There is a convenient description of a biplane that Hall uses. Fix a block B of a biplane. Now any further block meets B in two points, and any two points of B lie in one further block; so we can represent the other blocks by the 2-element subsets of B. If q is a point outside B, then the blocks containing q meet B in two points, which can be thought of as the edges of a graph H(q) of valency 2 (that is, a union of cycles), called a Hussain chain. It is easy to see that the biplane can be reconstructed from the set of Hussain chains on a block.

Now consider the array whose rows and columns are labelled by the points in B and the points not in B respectively. In row p and column q, we put the 2-element subset of B consisting of the two neigbours of p in the Hussain chain H(q). Now observe:

  • There are no pairs repeated in a row, as is easily seen (two adjacent edges belong to a unique Hussain chain). There may be repeated pairs in a column; this will occur if there is a 4-cycle in a Hussain chain, since two opposite points on a 4-cycle have the same set of neighbours.
  • The array is equireplicate, row-balanced, and has adjusted orthogonality. Therefore, if no Hussain chain contains a 4-cycle, we get a sesqui-array.
  • If every Hussain chain consists of 3-cycles only, then the two neighbours of a vertex themselves form an edge, so the array is the one associated to the biplane by Agrawal, and is therefore a triple array. This occurs for Hall’s first 16-point biplane B1 (with any choice of block; the Hussain chains are all 10 possible pairs of triangles), and for Hall’s first 37-point biplane (the Hussain chains are the orbits of subgroups of order 3 in PGL(2,8)). This gives 6×10 and 9×28 triple arrays in a very simple form.

The surprise comes from looking at the other two 16-point biplanes (B2 and B3 in Hall). In both cases, even though some Hussain chains are hexagons, the sesqui-array turns out to be a triple array; and in both cases, the biplane associated to it by Agrawal’s construction is B1. There is a nice explanation for this, which you can find in the paper. But it does show that the relation between isomorphism of designs and isomorphism of arrays is rather subtle.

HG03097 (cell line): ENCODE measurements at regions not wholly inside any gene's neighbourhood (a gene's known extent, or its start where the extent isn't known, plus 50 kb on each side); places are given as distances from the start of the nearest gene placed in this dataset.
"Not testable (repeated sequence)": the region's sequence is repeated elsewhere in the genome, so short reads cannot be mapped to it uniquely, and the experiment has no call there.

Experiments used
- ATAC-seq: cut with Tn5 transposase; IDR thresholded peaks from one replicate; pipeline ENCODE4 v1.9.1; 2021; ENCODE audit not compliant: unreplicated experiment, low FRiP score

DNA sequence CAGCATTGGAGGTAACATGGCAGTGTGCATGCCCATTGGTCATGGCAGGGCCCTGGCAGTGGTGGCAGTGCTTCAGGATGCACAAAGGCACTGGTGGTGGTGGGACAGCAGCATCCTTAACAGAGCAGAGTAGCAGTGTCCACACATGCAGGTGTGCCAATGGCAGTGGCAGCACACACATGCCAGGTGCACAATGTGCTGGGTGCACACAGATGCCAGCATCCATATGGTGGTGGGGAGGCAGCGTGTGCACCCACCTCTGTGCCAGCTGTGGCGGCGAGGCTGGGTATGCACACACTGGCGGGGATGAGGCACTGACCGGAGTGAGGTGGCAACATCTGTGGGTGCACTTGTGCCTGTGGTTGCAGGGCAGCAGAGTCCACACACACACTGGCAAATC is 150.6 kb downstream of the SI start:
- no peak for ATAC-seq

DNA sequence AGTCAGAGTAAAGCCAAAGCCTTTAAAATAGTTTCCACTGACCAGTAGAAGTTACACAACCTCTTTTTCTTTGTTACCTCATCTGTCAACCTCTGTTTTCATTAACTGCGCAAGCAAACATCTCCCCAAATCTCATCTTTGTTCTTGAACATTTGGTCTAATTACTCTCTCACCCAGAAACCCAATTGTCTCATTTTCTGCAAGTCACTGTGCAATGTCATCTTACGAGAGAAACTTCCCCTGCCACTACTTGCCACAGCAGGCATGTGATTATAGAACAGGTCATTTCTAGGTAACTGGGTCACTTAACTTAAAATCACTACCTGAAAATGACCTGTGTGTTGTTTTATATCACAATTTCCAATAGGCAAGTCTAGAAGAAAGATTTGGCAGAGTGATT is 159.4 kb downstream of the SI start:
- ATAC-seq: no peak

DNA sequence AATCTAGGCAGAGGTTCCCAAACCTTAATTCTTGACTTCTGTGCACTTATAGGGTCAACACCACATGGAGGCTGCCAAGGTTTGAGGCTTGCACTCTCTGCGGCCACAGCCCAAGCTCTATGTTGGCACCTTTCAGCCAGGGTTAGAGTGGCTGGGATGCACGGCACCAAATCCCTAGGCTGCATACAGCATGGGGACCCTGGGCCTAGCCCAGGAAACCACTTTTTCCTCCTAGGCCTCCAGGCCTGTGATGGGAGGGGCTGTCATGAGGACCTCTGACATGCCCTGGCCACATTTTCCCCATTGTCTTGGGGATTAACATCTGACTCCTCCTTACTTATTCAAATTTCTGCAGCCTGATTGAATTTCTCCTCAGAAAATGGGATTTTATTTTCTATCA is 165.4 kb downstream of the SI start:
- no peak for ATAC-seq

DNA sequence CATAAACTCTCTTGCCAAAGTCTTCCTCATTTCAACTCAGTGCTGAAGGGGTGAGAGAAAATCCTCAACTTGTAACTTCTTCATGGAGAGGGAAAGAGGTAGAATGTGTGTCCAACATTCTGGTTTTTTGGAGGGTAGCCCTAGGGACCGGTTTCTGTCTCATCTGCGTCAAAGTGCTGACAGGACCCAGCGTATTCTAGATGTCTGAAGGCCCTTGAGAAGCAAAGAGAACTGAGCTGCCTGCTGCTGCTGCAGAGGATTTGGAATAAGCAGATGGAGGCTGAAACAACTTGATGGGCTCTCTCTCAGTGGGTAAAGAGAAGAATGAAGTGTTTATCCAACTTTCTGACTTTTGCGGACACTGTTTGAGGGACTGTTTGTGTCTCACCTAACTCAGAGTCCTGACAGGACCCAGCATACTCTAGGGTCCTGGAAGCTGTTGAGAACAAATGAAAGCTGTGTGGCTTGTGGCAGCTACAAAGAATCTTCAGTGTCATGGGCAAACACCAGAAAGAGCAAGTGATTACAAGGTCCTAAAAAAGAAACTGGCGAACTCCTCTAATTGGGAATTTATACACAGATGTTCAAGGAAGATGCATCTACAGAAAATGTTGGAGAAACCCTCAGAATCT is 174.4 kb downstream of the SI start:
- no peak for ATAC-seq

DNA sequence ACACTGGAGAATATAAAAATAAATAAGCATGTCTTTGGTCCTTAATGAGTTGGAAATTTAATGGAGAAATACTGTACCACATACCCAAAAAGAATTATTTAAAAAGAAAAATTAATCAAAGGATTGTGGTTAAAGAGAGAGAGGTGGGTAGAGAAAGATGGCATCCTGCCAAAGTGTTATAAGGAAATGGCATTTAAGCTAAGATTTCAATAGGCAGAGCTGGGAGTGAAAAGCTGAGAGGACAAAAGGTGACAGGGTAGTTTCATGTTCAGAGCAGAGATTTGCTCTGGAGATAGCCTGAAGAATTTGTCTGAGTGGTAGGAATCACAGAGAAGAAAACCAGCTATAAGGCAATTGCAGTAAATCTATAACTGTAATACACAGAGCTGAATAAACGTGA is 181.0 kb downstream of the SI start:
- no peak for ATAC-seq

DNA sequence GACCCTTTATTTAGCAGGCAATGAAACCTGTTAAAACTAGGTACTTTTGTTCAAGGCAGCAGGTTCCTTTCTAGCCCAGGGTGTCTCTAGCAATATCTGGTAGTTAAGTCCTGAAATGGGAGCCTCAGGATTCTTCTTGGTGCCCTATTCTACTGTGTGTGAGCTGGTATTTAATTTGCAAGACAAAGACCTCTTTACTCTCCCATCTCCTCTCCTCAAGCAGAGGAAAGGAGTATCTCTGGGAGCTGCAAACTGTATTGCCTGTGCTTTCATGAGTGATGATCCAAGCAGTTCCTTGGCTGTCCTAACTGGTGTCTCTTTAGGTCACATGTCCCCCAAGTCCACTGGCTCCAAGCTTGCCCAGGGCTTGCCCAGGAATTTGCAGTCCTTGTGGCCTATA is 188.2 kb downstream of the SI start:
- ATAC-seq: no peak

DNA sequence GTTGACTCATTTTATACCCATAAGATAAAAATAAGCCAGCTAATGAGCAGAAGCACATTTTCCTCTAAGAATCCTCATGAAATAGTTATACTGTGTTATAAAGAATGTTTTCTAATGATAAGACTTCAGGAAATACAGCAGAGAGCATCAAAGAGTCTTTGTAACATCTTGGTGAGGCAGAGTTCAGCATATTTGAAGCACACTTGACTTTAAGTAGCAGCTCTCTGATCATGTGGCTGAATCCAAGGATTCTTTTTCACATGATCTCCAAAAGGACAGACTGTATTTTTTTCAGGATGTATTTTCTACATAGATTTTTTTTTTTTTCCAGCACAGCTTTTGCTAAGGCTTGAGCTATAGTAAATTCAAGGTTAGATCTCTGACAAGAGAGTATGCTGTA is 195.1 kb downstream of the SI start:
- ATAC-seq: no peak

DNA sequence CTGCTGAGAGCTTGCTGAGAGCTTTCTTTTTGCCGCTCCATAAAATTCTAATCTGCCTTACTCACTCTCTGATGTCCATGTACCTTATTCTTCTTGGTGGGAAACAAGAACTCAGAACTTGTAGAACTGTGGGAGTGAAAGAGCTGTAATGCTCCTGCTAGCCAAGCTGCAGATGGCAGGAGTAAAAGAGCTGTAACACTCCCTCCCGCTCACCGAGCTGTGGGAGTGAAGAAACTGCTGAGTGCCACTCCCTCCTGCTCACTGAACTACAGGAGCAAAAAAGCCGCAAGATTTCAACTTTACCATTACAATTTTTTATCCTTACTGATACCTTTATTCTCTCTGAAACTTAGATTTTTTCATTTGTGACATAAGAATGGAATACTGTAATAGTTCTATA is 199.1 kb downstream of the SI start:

For the record, the misprints we found in Hall’s book are:

  • Block A10 in the biplane B1 with k = 6: the entry 16 should be 15.
  • In the biplane BL(9), the second occurrence of 31 in the permutation ψ should be 34, and the element 32 in the second base block should be 22.
  • In the biplane BH(9), in the block beginning 2, 8, the entry 38 should be 34; and in the block beginning 7,8, the entry 10 should be 16.
  • In the table of chain lengths on p.333, 5-5-3 should be 5-3-3.
  • There are two misprints in the generators of the automorphism group of B(13) on p.334: the generator x should have 69 inserted before 70 in the last cycle, and the generator z should have the cycle (15,24) rather than (15,25).
Advertisements

About Peter Cameron

I count all the things that need to be counted.
This entry was posted in Uncategorized and tagged , , , , . Bookmark the permalink.

Leave a Reply

Fill in your details below or click an icon to log in:

WordPress.com Logo

You are commenting using your WordPress.com account. Log Out / Change )

Twitter picture

You are commenting using your Twitter account. Log Out / Change )

Facebook photo

You are commenting using your Facebook account. Log Out / Change )

Google+ photo

You are commenting using your Google+ account. Log Out / Change )

Connecting to %s